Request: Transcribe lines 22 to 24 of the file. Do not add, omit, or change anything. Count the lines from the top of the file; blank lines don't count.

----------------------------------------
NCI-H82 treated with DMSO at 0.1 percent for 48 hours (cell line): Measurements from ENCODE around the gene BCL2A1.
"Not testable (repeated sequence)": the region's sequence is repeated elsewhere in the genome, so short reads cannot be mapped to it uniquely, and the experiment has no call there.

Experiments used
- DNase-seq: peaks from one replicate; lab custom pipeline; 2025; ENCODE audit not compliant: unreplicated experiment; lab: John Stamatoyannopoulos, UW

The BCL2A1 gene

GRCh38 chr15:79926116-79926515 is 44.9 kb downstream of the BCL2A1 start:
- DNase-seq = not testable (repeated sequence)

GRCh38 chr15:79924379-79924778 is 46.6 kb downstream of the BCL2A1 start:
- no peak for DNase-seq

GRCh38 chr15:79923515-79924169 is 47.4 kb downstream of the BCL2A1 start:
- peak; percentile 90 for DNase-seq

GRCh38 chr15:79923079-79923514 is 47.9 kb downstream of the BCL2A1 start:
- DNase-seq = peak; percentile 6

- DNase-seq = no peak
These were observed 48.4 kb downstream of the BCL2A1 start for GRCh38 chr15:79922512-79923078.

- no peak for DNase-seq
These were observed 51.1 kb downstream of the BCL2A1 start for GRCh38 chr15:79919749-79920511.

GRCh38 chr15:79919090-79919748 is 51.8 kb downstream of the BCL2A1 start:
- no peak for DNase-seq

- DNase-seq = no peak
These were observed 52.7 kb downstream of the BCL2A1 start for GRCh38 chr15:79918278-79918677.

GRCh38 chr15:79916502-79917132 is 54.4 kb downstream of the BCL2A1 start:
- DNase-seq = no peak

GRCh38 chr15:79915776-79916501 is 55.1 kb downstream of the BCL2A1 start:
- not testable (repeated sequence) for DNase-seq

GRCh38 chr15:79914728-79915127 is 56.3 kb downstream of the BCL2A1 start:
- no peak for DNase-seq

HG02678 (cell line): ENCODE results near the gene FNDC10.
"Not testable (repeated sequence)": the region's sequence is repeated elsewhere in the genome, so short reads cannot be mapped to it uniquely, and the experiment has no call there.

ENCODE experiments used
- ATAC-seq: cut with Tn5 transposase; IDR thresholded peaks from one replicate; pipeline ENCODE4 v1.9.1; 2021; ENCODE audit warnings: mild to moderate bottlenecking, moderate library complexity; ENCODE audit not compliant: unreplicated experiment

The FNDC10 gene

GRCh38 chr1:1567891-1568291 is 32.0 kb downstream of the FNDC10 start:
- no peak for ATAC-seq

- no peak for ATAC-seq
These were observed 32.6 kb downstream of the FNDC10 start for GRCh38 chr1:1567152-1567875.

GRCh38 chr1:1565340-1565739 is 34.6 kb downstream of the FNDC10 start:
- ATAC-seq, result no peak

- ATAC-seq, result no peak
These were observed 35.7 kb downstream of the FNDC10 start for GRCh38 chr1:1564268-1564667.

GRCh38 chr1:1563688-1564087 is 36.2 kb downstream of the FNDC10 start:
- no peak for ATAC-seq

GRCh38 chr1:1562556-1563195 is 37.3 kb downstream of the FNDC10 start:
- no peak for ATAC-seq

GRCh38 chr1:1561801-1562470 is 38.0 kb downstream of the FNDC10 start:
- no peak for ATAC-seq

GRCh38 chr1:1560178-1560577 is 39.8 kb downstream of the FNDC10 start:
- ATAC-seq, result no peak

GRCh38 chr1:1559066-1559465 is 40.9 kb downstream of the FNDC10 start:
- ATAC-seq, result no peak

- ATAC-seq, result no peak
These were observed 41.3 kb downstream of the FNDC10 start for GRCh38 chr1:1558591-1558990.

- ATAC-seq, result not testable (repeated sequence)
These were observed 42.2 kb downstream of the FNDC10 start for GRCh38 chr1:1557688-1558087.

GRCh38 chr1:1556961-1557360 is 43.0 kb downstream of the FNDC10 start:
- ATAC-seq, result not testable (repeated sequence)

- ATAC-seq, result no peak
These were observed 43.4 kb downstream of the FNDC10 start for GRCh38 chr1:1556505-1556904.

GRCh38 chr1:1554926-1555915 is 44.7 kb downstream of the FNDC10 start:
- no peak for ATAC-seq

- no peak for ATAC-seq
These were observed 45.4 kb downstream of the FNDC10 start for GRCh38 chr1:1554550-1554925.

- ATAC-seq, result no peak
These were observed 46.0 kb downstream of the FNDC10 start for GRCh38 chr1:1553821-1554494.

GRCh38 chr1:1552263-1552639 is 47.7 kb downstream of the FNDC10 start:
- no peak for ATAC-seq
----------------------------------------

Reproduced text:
GRCh38 chr15:79916502-79917132 is 54.4 kb downstream of the BCL2A1 start:
- DNase-seq = no peak

GRCh38 chr15:79915776-79916501 is 55.1 kb downstream of the BCL2A1 start: